The next objective was to get the gall bladder taken care of. After a lot of back and forth and various specialists weighing in, the surgeon decided to go ahead with an operation to remove her gall bladder on Saturday. The procedure was a success and he said the sack was "full of rocks and sludge" so it was a good thing we got it taken care of sooner rather than later. They also had her on an antibiotic which kicked the pneumonia right out of her system.
Since then Nina has been recuperating and going across the hospital to see Killian as much as she could. It seems as though he took all the good health with him when he left the womb! Both of them have done incredibly well with all the medical interventions that have been necessary over the past weeks. A couple day ago we were able to start doing the "skin to skin" time with Killian where the doctors let us hold him on our chest so we can establish that bond with him. Words cannot express what those precious moments mean to us to hold our fragile little son. Nina has had 3 of these "kangaroo" sessions with him, and I have had one (mommy's privilege!). He just melts into you, settles in and sleeps for an hour without moving a bit. He is always a happy camper when he's with Mommy.
Killian has been doing well in most all aspects. He is breathing room air, though he has a nasal apparatus that applies pressure to his lungs to help him breathe even that is on the lowest setting. He has gained a little weight since his birth, and he loves to kick off as many of his sensors as possible. He is a feisty guy and is living up to his name "small, fierce."
The lone major set back he has encountered so far is a small vein that babies in utero have. It is a by-pass of sorts that sends blood from the lungs to the heart. When babies come to term the blood vessel closes on its own and everything is fine. With babies that are born premature, that vessel will remain open unless treated. The first step was to give him some medication through the IV that coaxes the vessel to constrict and close itself off. Killian was given two sets of that medication and the latest tests still show an opening. He is in stable condition and not showing any symptoms of that vessel still being open, but we have to get it closed, otherwise ultimately his heart would enlarge with the increased blood flow and eventually cause heart failure. The solution at this point is surgery. Killian was transported this evening from the hospital where he was born to another hospital in Columbus that specializes in child care. They will go in through his back and isolate the vessel in question; then they will clamp it off with a titanium clip which will stay there forever. It is not open heart surgery, but it is very close to his heart and requires a large opening in such a small lad. Because of this he will be back on the ventilator for a week or two and they will have to watch his feeds again. This operation is somewhat common among children as premature as Killian and they are confident it will go well, but that does not entirely ease our concern and worry about our little boy, nor does it take away from the fact that he will have a more difficult recovery period.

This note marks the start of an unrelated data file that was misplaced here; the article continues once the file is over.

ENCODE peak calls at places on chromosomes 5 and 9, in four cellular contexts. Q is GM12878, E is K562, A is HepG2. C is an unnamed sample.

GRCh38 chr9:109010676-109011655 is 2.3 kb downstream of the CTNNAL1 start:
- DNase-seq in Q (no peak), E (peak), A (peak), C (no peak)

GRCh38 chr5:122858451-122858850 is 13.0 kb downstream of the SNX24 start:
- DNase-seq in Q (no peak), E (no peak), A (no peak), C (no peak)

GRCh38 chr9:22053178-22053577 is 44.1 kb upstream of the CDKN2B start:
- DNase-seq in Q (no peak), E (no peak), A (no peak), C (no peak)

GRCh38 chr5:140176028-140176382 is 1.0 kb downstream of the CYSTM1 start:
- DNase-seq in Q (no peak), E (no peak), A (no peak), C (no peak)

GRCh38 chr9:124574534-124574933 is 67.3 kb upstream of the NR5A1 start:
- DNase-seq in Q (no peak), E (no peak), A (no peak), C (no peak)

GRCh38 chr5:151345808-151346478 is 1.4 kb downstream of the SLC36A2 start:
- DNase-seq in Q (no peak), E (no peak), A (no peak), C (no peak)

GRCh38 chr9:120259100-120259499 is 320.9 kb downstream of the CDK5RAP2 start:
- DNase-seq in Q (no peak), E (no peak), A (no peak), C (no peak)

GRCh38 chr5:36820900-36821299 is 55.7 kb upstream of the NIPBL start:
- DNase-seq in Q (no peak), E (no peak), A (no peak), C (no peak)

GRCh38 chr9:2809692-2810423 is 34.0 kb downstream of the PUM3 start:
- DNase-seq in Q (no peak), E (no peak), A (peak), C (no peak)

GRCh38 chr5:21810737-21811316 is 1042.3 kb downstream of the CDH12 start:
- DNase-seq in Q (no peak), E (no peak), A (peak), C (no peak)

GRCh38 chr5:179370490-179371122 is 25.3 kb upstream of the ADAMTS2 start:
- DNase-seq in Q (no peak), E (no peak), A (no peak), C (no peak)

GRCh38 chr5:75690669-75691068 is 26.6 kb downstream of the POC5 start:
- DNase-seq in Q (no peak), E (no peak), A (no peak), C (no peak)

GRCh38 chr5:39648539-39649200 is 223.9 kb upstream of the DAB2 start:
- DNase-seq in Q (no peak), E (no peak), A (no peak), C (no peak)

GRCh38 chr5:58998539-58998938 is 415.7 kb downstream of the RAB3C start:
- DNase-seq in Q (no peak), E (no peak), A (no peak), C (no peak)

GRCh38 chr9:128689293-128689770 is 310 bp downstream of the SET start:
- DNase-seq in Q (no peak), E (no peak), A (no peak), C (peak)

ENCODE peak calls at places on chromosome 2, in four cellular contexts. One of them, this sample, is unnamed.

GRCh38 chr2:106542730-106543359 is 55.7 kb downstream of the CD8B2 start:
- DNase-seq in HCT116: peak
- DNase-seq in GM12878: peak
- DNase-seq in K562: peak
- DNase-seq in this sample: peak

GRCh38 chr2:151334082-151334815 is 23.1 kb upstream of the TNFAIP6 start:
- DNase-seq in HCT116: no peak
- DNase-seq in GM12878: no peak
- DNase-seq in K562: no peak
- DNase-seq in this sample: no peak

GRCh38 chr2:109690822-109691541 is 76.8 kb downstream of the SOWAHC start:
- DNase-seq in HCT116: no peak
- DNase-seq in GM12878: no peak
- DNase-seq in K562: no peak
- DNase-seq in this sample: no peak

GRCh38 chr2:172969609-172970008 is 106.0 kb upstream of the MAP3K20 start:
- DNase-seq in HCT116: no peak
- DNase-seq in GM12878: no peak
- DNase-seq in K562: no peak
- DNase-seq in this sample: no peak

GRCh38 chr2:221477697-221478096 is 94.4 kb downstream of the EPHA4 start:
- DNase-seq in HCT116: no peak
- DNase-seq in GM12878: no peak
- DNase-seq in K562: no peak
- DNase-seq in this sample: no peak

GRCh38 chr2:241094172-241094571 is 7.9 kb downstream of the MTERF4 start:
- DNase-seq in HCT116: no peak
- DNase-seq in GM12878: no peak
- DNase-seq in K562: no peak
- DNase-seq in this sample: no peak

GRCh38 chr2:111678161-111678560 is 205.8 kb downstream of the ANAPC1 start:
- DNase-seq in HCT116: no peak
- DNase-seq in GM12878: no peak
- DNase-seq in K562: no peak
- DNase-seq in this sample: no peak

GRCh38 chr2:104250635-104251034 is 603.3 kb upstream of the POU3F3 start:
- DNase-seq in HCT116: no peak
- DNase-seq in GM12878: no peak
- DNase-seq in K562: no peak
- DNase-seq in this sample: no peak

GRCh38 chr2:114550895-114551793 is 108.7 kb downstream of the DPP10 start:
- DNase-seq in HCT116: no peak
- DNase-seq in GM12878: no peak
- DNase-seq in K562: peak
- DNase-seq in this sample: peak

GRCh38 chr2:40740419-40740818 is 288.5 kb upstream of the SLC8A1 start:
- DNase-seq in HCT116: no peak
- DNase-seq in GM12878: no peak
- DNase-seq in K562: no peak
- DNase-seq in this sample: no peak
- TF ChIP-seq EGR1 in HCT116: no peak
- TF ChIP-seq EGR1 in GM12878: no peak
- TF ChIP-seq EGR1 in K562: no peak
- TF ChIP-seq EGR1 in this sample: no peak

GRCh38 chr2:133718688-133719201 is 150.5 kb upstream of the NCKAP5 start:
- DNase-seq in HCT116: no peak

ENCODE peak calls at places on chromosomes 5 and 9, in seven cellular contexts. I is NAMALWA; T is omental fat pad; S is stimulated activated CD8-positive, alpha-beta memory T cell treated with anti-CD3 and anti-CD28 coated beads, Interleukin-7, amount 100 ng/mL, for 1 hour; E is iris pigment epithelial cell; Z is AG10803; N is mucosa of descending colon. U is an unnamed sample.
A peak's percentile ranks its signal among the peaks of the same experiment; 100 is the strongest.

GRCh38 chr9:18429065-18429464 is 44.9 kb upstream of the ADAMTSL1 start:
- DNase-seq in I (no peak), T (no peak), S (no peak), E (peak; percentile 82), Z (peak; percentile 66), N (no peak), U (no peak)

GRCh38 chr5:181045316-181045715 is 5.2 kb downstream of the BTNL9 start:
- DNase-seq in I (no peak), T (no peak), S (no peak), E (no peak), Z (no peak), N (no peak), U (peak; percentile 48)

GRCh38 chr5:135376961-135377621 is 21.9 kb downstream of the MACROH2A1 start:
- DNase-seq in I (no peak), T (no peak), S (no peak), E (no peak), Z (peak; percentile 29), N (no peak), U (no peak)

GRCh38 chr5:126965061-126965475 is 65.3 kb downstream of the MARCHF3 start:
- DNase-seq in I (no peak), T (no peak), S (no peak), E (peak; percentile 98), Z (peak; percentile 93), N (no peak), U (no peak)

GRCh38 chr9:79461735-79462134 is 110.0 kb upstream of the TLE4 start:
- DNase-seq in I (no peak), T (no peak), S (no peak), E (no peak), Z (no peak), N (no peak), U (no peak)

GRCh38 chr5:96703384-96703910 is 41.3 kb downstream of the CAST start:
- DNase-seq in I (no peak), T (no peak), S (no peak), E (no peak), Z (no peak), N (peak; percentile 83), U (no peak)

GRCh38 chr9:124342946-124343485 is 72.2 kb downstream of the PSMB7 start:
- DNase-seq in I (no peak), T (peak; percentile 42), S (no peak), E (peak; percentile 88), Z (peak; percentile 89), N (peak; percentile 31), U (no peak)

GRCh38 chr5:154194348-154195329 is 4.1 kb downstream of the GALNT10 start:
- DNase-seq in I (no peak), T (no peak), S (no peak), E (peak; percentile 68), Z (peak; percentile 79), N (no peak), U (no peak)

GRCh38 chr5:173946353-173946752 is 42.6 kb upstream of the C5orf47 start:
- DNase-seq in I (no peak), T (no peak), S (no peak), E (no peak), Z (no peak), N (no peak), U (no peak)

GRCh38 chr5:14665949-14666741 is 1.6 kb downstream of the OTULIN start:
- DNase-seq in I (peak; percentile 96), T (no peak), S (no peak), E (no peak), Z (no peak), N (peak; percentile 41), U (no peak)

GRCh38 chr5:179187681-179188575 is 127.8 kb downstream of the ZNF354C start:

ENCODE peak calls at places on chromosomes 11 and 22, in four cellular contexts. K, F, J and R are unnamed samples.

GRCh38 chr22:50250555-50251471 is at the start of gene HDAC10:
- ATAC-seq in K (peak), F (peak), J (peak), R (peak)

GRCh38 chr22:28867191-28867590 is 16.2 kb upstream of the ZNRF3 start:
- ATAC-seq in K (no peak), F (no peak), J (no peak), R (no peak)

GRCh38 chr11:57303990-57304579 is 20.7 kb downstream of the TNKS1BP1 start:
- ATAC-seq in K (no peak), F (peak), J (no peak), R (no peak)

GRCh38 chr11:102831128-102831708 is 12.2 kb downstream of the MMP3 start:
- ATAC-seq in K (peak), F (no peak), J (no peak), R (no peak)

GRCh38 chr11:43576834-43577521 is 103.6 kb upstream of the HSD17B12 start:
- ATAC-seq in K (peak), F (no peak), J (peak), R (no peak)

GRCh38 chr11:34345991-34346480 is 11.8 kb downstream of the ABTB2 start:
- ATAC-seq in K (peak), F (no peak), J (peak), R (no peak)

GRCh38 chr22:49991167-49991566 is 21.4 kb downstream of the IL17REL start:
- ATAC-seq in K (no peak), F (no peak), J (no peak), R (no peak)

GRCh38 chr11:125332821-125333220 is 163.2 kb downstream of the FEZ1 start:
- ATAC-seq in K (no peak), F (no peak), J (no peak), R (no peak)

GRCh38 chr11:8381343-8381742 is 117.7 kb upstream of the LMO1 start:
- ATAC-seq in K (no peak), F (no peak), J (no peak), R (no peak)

Please continue to pray for Killian above all, and also for his parents that we may be the instruments that God wants us to be in his young life. We'll be posting some more pictures and information in the future, and we hope you understand the reason for our silence the past few days. Thanks again for all the prayers and support.